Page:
At A Glance

Noteworthy Characteristics

Website

http://psidonline.isr.umich.edu/

Purpose

To collect longitudinal data about health, housing and food expenditures, family composition changes, marriage and fertility histories, employment histories, income/wealth, public assistance (including food stamps), and time spent on housework for individuals and their families in the United States (U.S.).

Target Population

Noninstitutionalized, civilian adults in the U.S. and the family units in which they live.

Conducted

Began in 1968. Conducted annually through 1997 (biennially since 1997). Most recent year conducted is 2017.

Sponsor

The study is funded by the National Science Foundation; the National Institute on Aging, the Eunice Kennedy Shriver National Institute of Child Health and Human Development, and the Office of the Assistant Secretary for Planning and Evaluation (U.S. Department of Health and Human Services); the Economic Research Service (U.S. Department of Agriculture); the U.S. Department of Housing and Urban Development; the U.S. Department of Labor; and the Center on Philanthropy at the Indiana University-Purdue University.

Special Note(s)

See also the Panel Study of Income Dynamics Child Development Supplement (PSID/CDS).

Over the life of the project, funding for the Panel Study of Income Dynamics has been provided by a number of government agencies, foundations, and other organizations. The PSID's original funding agency was the Office of Economic Opportunity of the U.S. Department of Commerce. The study's major funding source is now the National Science Foundation.

Substantial additional funding has been provided by the National Institute on Aging, the Eunice Kennedy Shriver National Institute of Child Health and Human Development, the U.S. Department of Health and Human Services’ Office of the Assistant Secretary for Planning and Evaluation, the U.S. Department of Agriculture’s Economic Research Service, the U.S. Department of Housing and Urban Development, the U.S. Department of Labor, and the Center on Philanthropy at the Indiana University-Purdue University.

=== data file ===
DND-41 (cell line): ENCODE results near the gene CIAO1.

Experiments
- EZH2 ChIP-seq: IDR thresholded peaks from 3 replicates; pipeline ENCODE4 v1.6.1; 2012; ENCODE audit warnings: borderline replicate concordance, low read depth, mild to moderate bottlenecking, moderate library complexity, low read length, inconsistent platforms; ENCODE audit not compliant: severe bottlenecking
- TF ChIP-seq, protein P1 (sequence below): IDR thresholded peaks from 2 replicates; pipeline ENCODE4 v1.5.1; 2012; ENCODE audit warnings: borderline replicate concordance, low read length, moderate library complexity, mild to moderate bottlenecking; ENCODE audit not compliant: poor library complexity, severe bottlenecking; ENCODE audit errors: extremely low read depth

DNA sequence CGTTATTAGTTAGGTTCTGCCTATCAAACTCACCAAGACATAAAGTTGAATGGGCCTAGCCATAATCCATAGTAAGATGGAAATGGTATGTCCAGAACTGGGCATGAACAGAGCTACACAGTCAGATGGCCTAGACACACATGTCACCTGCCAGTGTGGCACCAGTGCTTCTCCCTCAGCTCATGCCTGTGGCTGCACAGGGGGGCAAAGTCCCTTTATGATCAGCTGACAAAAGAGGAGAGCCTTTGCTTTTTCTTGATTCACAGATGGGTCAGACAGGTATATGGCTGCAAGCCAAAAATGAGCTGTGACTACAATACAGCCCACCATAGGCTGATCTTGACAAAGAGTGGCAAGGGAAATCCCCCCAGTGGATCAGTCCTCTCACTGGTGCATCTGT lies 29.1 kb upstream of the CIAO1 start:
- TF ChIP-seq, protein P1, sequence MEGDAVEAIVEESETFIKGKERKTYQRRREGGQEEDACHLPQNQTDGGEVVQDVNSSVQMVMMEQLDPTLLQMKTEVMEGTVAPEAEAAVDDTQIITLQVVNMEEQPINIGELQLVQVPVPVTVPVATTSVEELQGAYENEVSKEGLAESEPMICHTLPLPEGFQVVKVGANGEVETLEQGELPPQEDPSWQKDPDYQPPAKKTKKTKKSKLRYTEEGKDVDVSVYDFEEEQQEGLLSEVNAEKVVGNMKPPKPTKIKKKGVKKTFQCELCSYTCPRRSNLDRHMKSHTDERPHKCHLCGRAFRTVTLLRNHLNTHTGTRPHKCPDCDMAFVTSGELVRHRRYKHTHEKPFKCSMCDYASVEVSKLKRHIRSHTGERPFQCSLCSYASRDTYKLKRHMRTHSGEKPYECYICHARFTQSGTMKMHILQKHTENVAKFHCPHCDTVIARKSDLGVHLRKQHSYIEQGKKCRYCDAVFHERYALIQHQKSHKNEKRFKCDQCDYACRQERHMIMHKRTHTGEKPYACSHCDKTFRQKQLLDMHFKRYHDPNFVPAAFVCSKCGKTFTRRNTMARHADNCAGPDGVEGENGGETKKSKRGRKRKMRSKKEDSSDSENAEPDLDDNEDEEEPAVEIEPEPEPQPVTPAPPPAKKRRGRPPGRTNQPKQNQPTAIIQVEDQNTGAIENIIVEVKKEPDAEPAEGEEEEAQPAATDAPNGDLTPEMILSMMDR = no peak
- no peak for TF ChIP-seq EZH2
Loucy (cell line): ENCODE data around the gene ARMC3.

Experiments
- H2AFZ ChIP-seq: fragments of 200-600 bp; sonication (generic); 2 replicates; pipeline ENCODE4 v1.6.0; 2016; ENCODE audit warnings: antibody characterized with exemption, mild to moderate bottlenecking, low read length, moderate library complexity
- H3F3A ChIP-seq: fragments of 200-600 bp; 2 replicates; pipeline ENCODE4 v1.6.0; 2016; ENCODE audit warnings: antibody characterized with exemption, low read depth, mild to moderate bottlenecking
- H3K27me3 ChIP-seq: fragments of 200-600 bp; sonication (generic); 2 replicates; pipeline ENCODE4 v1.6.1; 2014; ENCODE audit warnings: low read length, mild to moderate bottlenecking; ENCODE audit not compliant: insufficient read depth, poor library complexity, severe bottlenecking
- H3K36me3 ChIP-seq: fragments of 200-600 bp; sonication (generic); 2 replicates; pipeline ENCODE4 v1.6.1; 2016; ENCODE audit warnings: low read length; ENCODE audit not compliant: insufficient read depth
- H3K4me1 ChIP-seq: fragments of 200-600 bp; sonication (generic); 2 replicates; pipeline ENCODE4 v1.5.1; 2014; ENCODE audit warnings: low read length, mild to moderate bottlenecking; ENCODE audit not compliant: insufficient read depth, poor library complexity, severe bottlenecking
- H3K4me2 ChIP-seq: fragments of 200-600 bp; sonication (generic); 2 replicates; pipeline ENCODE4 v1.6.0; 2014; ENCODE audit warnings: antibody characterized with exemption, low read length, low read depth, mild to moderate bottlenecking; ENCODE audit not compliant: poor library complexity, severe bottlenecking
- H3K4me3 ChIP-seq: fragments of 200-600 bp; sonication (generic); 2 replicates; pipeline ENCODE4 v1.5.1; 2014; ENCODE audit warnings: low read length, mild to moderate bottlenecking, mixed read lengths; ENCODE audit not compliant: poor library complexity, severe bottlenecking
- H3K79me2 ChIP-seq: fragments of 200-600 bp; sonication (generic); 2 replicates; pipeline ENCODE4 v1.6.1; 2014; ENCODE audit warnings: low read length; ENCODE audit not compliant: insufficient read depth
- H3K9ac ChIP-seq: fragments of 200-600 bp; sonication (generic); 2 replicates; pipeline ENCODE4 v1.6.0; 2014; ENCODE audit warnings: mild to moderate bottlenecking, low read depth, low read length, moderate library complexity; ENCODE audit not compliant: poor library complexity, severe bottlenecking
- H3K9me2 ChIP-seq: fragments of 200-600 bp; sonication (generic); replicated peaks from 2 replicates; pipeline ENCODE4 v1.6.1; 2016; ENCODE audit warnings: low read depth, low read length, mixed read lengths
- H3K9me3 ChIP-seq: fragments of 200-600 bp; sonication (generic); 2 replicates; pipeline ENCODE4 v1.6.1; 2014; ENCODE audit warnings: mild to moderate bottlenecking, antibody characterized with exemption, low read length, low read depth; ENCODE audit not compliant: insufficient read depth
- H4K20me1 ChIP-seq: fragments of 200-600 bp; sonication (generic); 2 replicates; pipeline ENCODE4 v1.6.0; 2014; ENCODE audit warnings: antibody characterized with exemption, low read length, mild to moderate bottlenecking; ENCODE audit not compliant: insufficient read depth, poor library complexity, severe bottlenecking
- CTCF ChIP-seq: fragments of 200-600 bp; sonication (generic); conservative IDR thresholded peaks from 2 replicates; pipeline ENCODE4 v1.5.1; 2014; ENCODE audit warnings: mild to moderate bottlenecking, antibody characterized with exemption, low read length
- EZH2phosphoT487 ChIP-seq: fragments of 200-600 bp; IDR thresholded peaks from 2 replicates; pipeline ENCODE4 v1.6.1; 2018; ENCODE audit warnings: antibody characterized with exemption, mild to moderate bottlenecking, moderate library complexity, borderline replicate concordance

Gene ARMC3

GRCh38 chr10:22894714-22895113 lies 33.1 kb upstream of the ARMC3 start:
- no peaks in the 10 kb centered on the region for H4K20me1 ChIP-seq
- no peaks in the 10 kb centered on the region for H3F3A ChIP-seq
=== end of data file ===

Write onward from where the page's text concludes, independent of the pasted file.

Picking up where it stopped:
Sampling

Sample Design

Longitudinal/panel survey.

Stratified, multistage, probability sampling was used to generate a representative sample of U.S. individuals and the families in which they live. Low-income families were oversampled. Data were collected for a sample of 511 immigrant families from 1997 to 1999 and a Latino Supplement was added in 1990, resulting in adequate sampling of Latinos as well as Blacks and Whites after that year. Learn more.

Sample Size

Approximately 9,000 families and 75,000 individuals in 2013.

Special Note(s)

The number of families and individuals included in the survey has grown over time, as individuals from families in the core sample have been followed, and as children of Panel Study of Income Dynamics (PSID) parents included into the sample form families of their own.

Key Variables

Diet-Related

NameMethods of Assessment
Food program participation, including food stamps (now called Supplemental Nutrition Assistance Program [SNAP]), Special Supplemental Nutrition Program for Women, Infants, and Children (WIC), and child care and school-based food programs for childrenSelf report
Food securitySelf report
Frequency of family eating togetherInterview/questionnaire
Family frequency of eating outInterview/questionnaire
Household food expendituresInterview/questionnaire